Germans have a weird approach to birthdays. In most places a birthday is a time to celebrate, to drink one too many shots of tequila, pretend to be a unicorn and then stare deeply into the depths of a kebab and profess your undying love. No? Just me then? Okay…
While Germans will initially lead you to believe that they’re on board with all of the above, all evidence points to the contrary. In fact to the keen observer it might seem like, for the Munich locals, birthdays are just an excuse to crush your soul. This happens in four easy steps:
Step 1: Pre-birthday silence
Your birthday is coming up. You get to work, chirping about your “birthday week.” Silence. “It’s a big round birthday so I want to do something special,” you continue undeterred.
The second you stop talking, your German colleagues immediately begin discussing the dangers of drafts.
You’re blissfully unaware, but this is step one of the birthday soul destruction process. German superstition dictates that wishing someone a happy birthday before their actual birthday is bad and also illogical. As we know, Germans despise any departure from logic… except when it comes to the birthday song, but more on that later. The reasons for the silence are:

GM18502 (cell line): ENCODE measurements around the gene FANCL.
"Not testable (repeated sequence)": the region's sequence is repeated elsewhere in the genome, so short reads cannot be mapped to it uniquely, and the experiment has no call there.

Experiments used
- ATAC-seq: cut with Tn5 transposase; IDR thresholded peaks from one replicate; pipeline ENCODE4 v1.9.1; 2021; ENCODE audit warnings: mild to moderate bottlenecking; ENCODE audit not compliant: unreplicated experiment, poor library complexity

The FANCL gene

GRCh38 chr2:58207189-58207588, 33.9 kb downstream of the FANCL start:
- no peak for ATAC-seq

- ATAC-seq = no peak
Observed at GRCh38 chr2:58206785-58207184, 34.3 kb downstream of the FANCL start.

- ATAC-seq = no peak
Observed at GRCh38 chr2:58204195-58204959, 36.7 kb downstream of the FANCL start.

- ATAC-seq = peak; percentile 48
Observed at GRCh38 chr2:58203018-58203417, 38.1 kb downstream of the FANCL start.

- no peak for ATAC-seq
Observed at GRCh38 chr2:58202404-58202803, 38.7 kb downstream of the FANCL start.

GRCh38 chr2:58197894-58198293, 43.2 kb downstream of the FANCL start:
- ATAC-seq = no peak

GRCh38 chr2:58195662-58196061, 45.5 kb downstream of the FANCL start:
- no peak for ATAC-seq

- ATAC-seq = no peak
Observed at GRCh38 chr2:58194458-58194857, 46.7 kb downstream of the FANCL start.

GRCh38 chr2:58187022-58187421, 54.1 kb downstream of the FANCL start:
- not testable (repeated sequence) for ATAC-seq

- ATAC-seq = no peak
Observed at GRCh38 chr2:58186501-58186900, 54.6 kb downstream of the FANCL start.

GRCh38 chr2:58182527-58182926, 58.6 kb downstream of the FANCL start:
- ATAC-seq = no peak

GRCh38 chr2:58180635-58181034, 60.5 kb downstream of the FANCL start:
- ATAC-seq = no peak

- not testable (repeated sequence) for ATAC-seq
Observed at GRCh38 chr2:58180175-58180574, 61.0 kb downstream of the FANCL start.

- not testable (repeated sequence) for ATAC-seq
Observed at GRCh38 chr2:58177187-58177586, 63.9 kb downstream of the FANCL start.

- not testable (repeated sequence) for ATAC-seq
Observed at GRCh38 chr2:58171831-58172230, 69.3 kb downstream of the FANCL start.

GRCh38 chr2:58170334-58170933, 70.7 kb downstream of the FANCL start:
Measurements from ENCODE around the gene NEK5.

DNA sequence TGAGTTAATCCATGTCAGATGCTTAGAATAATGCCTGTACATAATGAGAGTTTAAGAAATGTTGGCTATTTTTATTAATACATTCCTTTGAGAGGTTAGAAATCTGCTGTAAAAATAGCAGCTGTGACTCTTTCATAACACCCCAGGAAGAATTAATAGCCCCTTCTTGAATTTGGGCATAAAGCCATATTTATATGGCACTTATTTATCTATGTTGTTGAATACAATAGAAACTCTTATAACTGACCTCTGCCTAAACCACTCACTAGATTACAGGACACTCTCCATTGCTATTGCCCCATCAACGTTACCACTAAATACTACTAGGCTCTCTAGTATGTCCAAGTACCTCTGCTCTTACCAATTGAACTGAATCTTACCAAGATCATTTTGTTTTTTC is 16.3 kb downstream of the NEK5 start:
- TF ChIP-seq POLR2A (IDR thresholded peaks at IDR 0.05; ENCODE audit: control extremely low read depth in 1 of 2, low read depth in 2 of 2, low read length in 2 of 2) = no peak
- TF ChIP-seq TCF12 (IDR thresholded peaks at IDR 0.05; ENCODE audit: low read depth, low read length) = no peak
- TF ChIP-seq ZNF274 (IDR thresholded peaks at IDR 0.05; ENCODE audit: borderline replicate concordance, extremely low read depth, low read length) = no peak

- You weren’t born yet. Birthday wishes won’t start until the anniversary of the moment you crowned.
- It’s bad luck. Offering well wishes before any kind of event is just asking for something to go terribly wrong.
- There’s no cake. You’ll get your birthday wishes when you bring your own birthday cake and not a second sooner.
Which leads nicely to…
Step 2: The thing with the cake
You’ve made peace with the silence but now it’s the morning of your birthday. The sun is shining a little brighter than normal. You ignore the way your hip creaks as you get out of bed, feel around for your dentures and grab your walking frame. Ha! Just kidding. But perhaps you give a fleeting thought to your age. No worries, you tell yourself, there’ll be birthday cake at work today!
Okay, pseudo wrong. There will be a birthday cake if you bring it. That’s right folks, in Munich the birthday girl or boy is expected to bring their own birthday cake. If you don’t provide the cake, you will get no cake. You may, however, get a few quizzical, maybe judgemental looks. Several of your colleagues will be disappointed that you didn’t bring them cake. “It IS your birthday,” they’ll argue with their eyes and eyebrows, without saying a word. Soon after a little piece of your soul will blow you a kiss and float away to hang out with butterflies.
Side note: very few bakeries sell proper birthday cake (just in case you thought you might grab one on the way).
- Learn to bake.
- Check out Rischart (you may be in luck).
- Ice-cream cake from the supermarket wooo!
- Pretend it’s not really your birthday.
Step 3: The birthday song